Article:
August 01, 2022

How does Thermal Spray Powder Morphology Influence Coating Properties?

Thermal spray processes are a broad class of coating techniques in which a feedstock material is heated and sprayed onto a surface. When tiny droplets of the melted or partially-melted feedstock impact a substrate, they form lamellae (or “splats”) which accumulate and harden to create a uniform coating.1 Several thermal spraying techniques are commonly used to achieve this, including plasma spraying, wire arc spraying, flame spraying and cold spraying.

Thermal spray techniques are used to coat a wide range of structural and engineering components, creating durable coatings that protect them from corrosion, wear and high temperatures. Thermal spraying processes are extremely versatile: they can be used to deposit metals, ceramics, plastics and composites onto a range of different materials.

The impact of thermal spray powder morphology

Though the feedstock material for thermal spray processes can be supplied in the form of a wire (or, less commonly, liquid or suspension), most thermal spray processes utilize a powder feedstock.2

When using a thermal spray technique, your choice of thermal spray powder is crucial: not all thermal spray powders of a given material are equivalent. In fact, the precise shape and size distribution (the morphology) of individual powder particles has a significant effect on the quality of the coating produced.

Research shows that coatings made from powders with dissimilar particle morphologies can result in significant structural differences, even when considering powders with uniform chemical composition and size distribution.3,4 Powder morphology plays a fundamental role in the interaction between the feedstock and the thermal spray heat source, which in turn influences the microstructure of the coating, and hence its overall durability and performance.5,6

Fused and crushed (F&C)

To produce fused powders, components are mixed and melted at very high temperatures (and often high pressures) to fuse the material. After fusing, the material is cooled into a large block and crushed to form a powder with particles of a specific size suitable for thermal spray techniques.

Fusing and crushing is preferentially used for ceramics and other brittle materials. Fused and crushed powders are characterized by an angular morphology with smooth fracture surfaces. This can lead to lower flowability, so fused and crushed powders are sometimes post-processed by flame- or plasma-induced spheroidization. Typically, fused and crushed yttria-zirconia thermal spray powders produce coatings with higher thermal conductivity and a higher elastic modulus than agglomerated and sintered (A&S) or hollow spherical (HOSP) coatings of the same material.7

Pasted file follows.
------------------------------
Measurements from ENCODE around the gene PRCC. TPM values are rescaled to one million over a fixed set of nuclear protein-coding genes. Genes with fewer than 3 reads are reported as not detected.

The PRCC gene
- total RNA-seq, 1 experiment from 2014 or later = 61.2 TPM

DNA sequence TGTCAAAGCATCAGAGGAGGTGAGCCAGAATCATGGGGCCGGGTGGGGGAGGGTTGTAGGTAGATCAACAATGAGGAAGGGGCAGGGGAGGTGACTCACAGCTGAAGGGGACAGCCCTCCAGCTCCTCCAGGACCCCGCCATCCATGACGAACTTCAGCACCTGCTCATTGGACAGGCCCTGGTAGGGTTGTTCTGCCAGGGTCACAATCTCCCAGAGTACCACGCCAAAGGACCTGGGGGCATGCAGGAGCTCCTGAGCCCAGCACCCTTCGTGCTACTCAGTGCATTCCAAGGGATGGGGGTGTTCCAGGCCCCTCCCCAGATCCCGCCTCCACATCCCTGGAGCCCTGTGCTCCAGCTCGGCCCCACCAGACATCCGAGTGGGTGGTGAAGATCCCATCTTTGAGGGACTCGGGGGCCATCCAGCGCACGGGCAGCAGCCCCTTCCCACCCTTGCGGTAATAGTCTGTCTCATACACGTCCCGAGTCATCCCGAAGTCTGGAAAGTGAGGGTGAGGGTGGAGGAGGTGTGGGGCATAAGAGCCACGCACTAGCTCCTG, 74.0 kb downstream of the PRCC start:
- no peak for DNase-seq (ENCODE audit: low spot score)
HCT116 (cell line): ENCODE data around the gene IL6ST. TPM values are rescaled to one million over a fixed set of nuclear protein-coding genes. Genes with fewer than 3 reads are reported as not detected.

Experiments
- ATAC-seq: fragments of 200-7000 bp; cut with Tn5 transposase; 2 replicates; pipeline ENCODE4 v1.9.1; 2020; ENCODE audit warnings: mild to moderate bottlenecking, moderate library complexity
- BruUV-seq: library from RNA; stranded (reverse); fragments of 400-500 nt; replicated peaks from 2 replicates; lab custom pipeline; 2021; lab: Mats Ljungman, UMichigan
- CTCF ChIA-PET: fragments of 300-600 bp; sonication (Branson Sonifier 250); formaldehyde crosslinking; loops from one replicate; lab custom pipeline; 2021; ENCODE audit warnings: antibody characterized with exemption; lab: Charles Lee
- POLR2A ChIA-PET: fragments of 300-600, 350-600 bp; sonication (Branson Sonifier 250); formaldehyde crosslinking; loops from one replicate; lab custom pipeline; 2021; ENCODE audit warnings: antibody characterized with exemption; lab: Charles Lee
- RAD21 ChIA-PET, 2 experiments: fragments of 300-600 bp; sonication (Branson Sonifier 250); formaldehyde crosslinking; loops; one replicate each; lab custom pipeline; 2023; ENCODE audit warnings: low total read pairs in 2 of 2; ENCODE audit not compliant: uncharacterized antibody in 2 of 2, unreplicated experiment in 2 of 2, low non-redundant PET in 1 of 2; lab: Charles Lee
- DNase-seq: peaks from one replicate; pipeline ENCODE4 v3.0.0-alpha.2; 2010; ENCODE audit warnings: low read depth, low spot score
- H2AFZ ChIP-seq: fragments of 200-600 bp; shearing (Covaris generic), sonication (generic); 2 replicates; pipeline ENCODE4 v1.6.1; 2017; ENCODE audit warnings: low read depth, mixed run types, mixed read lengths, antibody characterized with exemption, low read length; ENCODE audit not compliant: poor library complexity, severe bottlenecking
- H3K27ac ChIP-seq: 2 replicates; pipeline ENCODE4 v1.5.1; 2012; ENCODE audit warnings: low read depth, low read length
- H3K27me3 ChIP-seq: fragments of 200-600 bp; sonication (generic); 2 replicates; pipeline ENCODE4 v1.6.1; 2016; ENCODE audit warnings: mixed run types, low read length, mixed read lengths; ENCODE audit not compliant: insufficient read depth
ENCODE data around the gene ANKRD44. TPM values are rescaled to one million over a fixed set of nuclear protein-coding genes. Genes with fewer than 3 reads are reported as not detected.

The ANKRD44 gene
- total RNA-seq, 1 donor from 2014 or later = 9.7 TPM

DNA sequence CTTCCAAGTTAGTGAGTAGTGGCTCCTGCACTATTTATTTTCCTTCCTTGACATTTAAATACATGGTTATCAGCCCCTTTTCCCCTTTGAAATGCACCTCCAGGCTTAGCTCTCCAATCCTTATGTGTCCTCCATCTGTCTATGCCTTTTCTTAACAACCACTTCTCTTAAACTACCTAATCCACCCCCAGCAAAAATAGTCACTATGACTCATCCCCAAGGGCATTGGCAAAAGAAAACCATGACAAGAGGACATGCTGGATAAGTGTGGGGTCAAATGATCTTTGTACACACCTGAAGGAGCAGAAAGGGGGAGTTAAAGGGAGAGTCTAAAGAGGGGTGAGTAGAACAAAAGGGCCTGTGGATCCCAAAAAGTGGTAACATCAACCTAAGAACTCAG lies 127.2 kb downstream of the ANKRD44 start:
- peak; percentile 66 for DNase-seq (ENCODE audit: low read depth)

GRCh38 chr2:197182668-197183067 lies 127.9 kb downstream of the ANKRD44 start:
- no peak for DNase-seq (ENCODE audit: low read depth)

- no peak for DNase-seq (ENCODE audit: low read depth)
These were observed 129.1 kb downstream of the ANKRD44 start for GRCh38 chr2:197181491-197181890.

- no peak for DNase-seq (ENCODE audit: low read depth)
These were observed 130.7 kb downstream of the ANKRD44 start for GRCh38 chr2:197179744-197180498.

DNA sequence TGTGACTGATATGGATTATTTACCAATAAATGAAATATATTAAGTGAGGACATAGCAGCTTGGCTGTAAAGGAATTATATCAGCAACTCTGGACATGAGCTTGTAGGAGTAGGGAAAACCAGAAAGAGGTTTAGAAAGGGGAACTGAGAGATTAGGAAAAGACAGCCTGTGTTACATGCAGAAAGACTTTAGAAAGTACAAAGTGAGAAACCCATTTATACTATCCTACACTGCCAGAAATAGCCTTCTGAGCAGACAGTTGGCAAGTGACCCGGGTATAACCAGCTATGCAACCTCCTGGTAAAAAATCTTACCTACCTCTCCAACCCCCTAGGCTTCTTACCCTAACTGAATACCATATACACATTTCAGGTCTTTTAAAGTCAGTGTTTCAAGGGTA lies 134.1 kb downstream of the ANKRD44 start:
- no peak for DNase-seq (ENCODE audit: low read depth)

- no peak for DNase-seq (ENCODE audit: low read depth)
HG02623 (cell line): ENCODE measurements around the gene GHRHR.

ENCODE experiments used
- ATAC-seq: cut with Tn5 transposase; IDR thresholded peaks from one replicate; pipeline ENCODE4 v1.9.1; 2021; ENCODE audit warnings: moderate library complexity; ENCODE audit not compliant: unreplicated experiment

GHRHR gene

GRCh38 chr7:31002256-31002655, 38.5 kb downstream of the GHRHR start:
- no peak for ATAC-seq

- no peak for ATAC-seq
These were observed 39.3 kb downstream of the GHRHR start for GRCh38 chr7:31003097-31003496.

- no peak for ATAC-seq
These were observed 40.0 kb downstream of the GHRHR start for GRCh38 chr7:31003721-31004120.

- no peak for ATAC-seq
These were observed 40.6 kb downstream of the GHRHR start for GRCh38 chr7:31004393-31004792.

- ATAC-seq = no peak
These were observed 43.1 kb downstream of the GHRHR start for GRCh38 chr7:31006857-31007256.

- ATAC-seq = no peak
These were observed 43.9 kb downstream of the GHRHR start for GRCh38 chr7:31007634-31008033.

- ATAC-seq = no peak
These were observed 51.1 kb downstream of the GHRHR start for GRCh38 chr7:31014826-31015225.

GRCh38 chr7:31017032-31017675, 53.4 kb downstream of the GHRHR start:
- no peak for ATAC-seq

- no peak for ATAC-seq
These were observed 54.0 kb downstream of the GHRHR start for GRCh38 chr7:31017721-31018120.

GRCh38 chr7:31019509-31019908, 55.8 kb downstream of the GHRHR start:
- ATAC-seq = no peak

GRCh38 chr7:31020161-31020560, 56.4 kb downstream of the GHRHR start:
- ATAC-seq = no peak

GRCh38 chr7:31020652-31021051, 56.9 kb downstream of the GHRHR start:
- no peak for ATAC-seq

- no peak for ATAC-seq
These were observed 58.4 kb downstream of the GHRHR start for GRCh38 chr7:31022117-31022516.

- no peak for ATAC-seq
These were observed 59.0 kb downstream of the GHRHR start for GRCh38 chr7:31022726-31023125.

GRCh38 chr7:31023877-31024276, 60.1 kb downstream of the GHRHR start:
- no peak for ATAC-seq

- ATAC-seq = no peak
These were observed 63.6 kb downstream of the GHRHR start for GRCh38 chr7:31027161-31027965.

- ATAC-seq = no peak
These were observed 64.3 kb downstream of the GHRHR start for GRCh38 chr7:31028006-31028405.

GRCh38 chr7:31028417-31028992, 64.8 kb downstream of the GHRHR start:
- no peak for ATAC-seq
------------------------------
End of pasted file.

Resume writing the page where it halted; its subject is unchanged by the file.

Agglomerated and sintered (A&S)

Agglomeration involves the “gluing” together of extremely fine particles of the same or differing compositions using a binder. The sintering process aims to remove this binder by heating it below the melting point of the coating material(s).

A&S powders tend to melt more easily than fused and crushed powders, but not as easily as HOSP powders. Since they’re more porous than F&C powders, A&S powders tend to have a lower thermal conductivity – but not as low as HOSP powders.

Hollow spherical (HOSP)

HOSP powders are commonly produced from ceramic materials: the process involves heating powder particles above their melting point and allowing surface tension to “pull” them into a spherical shape. This process results in a powder with a large cavity inside, leading to a highly porous coating which is ideally suited to thermal barrier applications. In addition to low thermal conductivity, HOSP powders offer high thermal spray deposit efficiency.

Ceramic Thermal Spray Powders from Saint-Gobain

Whatever your thermal spray process application, Saint-Gobain can provide a powder than meets or exceeds your requirements. To learn more about our thermal spray powder solutions, get in touch with a member of our team today.

References and Further Reading

  1. Li, C.-J. & Ohmori, A. Relationships between the microstructure and properties of thermally sprayed deposits. J Therm Spray Tech 11, 365–374 (2002).
  2. Killinger, A. et al. Review of New Developments in Suspension and Solution Precursor Thermal Spray Processes. J Therm Spray Tech 20, 677–695 (2011).
  3. From Powders to Thermally Sprayed Coatings | SpringerLink.
  4. Azarmi, F. & Salimijazi, H. R. Grain growth and pore elimination in Inconel 625 deposited by APS. Surface & Coatings Technology Complete, 3–6 (2015).
  5. Nouri, A. & Sola, A. Powder morphology in thermal spraying. Jnl Adv Manuf & Process 1, (2019).
  6. Rojas, J., Cruchaga, M., Celentano, D., El Ganaoui, M. & Pateyron, B. Numerical Forecast of the Melting and Thermal Histories of Particles Injected in a Plasma Jet. (2010).
  7. Chi, W., Sampath, S. & Wang, H. Ambient and High-Temperature Thermal Conductivity of Thermal Sprayed Coatings. Journal of Thermal Spray Technology 15, 773–778 (2006).